The Tabernacle in the Wilderness
A. The Tabernacle Covered ...B. Brazen Laver ...C. Altar of Burnt-Offering ...D. Court of the Tabernacle
Internally it was divided by a veil into two chambers, the exterior of which was called the holy place, also "the sanctuary" (Heb 9:2) and the "first tabernacle" (6); and the interior, the holy of holies, "the holy place," "the Holiest," the "second tabernacle" (Ex 28:29; Heb 9:3, 7). The veil separating these two chambers was a double curtain of the finest workmanship, which was never passed except by the high priest once a year, on the great Day of Atonement. The holy place was separated from the outer court which enclosed the tabernacle by a curtain, which hung over the six pillars which stood at the east end of the tabernacle, and by which it was entered.
The order as well as the typical character of the services of the tabernacle are recorded in Heb 9; Heb 10:19-22.
The holy of holies, a cube of 10 cubits, contained the "ark of the testimony", i.e., the oblong chest containing the two tables of stone, the pot of manna, and Aaron's rod that budded.
The holy place was the western and larger chamber of the tabernacle. Here were placed the table for the shewbread, the golden candlestick, and the golden altar of incense.
Round about the tabernacle was a court, enclosed by curtains hung upon sixty pillars (Ex 27:9-18). This court was 150 feet long and 75 feet broad. Within it were placed the altar of burnt offering, which measured 7 1/2 feet in length and breadth and 4 1/2 feet high, with horns at the four corners, and the laver of brass (Ex 30:18), which stood between the altar and the tabernacle.
The whole tabernacle was completed in seven months. On the first day of the first month of the second year after the Exodus, it was formally set up, and the cloud of the divine presence descended on it (Ex 39:22-43; Ex 40:1-38). It cost 29 talents 730 shekels of gold, 100 talents 1,775 shekels of silver, 70 talents 2,400 shekels of brass (Ex 38:24-31).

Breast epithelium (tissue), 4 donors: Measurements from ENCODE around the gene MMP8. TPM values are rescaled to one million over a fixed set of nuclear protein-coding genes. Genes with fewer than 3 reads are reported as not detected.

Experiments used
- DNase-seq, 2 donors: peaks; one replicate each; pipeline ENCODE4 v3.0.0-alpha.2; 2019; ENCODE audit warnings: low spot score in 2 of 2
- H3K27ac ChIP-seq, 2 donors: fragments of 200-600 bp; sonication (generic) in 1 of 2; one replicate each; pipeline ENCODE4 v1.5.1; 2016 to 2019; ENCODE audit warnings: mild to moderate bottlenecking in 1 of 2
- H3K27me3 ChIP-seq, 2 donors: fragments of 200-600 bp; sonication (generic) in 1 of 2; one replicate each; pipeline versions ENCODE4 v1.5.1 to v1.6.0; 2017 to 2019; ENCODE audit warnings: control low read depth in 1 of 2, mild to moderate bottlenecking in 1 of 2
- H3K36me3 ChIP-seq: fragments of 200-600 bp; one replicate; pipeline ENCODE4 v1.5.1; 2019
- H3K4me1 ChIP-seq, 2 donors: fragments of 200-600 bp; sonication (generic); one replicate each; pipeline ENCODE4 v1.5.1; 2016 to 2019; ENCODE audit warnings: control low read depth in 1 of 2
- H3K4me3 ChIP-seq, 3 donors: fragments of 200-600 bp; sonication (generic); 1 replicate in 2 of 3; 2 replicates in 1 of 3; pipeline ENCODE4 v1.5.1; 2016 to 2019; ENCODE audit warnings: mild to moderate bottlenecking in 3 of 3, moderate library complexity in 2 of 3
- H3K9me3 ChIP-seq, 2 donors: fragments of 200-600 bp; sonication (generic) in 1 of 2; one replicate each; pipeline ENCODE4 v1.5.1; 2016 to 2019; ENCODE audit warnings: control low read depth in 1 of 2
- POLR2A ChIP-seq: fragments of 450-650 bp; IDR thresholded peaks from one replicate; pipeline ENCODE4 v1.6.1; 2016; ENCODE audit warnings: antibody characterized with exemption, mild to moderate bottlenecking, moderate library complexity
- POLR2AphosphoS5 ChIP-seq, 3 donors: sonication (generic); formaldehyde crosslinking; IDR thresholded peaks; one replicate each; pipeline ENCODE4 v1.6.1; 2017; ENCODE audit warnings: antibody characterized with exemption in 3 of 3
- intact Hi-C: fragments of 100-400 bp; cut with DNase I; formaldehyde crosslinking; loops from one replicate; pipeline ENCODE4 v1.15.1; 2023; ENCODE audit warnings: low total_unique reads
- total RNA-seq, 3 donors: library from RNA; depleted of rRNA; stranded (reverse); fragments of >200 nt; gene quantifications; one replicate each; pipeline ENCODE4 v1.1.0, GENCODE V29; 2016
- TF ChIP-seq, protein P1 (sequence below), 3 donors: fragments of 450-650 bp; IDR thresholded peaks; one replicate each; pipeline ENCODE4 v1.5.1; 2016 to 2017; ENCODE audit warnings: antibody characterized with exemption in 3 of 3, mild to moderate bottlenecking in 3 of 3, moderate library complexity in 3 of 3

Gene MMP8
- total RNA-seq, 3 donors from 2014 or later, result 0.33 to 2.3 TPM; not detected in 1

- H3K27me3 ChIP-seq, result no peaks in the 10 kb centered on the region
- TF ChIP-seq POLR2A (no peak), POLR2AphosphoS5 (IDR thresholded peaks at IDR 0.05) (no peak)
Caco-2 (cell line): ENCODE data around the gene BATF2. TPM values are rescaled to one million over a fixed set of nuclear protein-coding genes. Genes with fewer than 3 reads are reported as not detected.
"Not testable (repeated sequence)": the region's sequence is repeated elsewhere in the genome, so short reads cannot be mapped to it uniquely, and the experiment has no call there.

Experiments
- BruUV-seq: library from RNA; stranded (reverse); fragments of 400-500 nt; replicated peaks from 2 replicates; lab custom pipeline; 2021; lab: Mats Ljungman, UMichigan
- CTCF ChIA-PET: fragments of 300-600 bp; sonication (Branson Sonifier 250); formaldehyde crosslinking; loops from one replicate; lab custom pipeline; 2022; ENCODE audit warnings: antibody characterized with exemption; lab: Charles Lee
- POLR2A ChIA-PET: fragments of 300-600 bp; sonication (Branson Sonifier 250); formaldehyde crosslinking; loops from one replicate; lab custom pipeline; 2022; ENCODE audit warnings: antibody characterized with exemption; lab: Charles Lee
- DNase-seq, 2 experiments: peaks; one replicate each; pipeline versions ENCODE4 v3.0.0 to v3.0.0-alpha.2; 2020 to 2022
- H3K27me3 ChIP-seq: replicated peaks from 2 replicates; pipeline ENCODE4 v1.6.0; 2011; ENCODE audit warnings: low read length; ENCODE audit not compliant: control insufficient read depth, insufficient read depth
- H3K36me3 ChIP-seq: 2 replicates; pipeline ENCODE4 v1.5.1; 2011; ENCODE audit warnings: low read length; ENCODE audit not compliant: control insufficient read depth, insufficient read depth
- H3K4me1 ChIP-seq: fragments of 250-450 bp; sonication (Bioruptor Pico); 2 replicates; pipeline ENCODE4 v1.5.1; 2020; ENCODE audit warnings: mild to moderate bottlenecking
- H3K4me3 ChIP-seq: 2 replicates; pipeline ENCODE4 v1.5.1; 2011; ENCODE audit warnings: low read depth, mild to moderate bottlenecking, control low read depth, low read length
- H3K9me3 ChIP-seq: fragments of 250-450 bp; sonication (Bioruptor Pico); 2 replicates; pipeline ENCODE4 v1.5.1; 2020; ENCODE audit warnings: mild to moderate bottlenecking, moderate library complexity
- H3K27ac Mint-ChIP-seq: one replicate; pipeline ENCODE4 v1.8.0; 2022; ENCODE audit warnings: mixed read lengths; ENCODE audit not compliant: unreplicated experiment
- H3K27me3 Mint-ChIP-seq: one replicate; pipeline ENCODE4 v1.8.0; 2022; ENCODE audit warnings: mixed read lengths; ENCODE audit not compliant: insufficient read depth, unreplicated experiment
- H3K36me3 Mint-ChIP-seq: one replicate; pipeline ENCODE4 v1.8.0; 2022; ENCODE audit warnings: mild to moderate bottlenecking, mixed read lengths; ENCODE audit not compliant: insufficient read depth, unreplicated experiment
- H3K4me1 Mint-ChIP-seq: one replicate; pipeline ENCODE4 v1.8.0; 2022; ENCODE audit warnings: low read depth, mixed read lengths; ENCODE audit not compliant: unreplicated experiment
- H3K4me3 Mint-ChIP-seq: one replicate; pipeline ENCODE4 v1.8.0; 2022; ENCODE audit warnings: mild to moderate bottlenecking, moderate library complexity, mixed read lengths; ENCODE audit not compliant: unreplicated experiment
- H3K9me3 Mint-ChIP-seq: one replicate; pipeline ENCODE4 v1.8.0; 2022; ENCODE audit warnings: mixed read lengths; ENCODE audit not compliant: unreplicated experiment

The tabernacle was so constructed that it could easily be taken down and conveyed from place to place during the wanderings in the wilderness. The first encampment of the Israelites after crossing the Jordan was at Gilgal, and there the tabernacle remained for seven years (Jos 4:19). It was afterwards removed to Shiloh (Jos 18:1), where it remained during the time of the Judges, till the days of Eli, when the ark, having been carried out into the camp when the Israelites were at war with the Philistines, was taken by the enemy (1Sa 4), and was never afterwards restored to its place in the tabernacle. The old tabernacle erected by Moses in the wilderness was transferred to Nob (1Sa 21:1), and after the destruction of that city by Saul (1Sa 22:9; 1Ch 16:39, 40), to Gibeon. It is mentioned for the last time in 1Ch 21:29. A new tabernacle was erected by David at Jerusalem (2Sa 6:17; 1Ch 16:1), and the ark was brought from Perez-uzzah and deposited in it (2Sa 6:8-17; 2Ch 1:4).
The word thus rendered ('ohel) in Ex 33:7 denotes simply a tent, probably Moses' own tent, for the tabernacle was not yet erected.
The Tabernacle Unveiled
(H) The Holy of Holies containing the Ark (A) of the Covenant with the Shechinah Glory of God emanating (G); (V) The Veil separating the Holy of Holies from the Holy Place. (H P) The Holy Place, containing the Golden Candlestick (C); the Table of Shewbread (T); and the Altar of Incense (N).
View of Tabernacle in the wilderness
View of Tent Covering the Tabernacle